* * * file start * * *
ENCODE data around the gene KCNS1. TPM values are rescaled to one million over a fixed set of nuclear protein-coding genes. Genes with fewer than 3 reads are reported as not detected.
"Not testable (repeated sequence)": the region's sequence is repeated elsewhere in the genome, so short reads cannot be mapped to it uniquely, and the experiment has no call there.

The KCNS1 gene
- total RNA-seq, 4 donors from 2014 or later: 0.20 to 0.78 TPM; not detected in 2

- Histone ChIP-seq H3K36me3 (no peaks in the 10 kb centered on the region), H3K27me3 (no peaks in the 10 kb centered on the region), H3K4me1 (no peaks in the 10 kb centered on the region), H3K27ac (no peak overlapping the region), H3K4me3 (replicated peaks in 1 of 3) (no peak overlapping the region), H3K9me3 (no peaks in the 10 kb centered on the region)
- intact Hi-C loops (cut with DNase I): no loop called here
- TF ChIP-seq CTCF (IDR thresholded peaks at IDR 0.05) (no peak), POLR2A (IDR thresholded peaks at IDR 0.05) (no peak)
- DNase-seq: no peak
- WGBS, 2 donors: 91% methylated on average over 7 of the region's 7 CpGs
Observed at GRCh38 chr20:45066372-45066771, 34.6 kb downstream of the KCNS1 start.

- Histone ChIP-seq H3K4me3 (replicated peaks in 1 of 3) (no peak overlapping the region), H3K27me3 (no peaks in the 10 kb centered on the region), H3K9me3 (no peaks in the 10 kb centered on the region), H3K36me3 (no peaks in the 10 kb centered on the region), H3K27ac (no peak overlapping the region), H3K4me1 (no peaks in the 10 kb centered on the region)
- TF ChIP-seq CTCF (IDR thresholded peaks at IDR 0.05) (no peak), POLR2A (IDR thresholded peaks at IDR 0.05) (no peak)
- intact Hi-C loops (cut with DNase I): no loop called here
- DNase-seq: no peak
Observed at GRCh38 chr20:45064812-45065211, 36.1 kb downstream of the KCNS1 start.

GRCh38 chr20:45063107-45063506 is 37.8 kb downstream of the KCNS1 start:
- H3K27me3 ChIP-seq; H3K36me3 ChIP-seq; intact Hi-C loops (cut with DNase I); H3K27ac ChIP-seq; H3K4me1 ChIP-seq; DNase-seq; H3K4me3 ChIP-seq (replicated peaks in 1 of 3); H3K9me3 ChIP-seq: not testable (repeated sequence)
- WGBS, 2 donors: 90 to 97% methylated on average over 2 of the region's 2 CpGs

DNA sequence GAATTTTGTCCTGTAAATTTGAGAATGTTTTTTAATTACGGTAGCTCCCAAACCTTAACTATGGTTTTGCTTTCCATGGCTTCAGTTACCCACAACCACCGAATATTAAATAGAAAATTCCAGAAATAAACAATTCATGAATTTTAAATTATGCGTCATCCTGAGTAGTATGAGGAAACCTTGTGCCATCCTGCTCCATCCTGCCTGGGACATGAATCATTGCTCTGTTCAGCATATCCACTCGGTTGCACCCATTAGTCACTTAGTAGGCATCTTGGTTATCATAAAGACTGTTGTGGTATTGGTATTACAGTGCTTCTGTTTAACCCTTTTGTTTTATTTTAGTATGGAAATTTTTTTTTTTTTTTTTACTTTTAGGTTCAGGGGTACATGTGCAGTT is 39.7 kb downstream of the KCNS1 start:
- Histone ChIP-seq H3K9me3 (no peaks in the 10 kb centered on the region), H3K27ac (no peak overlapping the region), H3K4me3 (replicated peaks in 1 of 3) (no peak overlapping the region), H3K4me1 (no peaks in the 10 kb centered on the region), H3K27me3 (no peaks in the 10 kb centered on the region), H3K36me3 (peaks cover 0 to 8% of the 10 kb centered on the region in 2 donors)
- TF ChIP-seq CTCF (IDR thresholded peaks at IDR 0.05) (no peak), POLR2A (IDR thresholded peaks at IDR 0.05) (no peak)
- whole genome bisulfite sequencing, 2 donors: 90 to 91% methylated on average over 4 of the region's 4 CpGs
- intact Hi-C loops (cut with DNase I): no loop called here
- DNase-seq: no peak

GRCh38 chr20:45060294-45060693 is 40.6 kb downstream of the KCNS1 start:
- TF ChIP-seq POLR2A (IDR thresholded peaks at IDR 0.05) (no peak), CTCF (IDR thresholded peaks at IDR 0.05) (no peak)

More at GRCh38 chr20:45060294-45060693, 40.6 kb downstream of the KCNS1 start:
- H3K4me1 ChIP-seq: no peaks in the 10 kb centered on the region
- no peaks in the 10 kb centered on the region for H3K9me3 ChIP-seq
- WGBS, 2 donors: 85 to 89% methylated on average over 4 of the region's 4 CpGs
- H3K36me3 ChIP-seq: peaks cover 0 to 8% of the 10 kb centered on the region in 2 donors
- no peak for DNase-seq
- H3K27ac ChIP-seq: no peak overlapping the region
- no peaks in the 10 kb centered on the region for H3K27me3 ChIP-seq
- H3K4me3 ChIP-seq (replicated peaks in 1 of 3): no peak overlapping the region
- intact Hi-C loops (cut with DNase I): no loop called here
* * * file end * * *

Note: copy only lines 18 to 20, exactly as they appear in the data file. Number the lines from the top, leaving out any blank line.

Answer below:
- WGBS, 2 donors: 90 to 97% methylated on average over 2 of the region's 2 CpGs

DNA sequence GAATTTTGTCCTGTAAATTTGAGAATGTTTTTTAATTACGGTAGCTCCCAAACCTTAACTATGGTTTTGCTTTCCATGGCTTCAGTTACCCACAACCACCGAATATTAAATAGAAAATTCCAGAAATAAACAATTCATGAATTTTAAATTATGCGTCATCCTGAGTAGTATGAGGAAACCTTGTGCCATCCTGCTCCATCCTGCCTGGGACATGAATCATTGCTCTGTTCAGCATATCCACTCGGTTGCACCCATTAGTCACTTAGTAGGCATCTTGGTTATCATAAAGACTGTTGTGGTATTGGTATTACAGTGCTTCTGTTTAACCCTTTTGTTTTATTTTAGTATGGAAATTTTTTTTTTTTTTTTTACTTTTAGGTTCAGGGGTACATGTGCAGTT is 39.7 kb downstream of the KCNS1 start:
- Histone ChIP-seq H3K9me3 (no peaks in the 10 kb centered on the region), H3K27ac (no peak overlapping the region), H3K4me3 (replicated peaks in 1 of 3) (no peak overlapping the region), H3K4me1 (no peaks in the 10 kb centered on the region), H3K27me3 (no peaks in the 10 kb centered on the region), H3K36me3 (peaks cover 0 to 8% of the 10 kb centered on the region in 2 donors)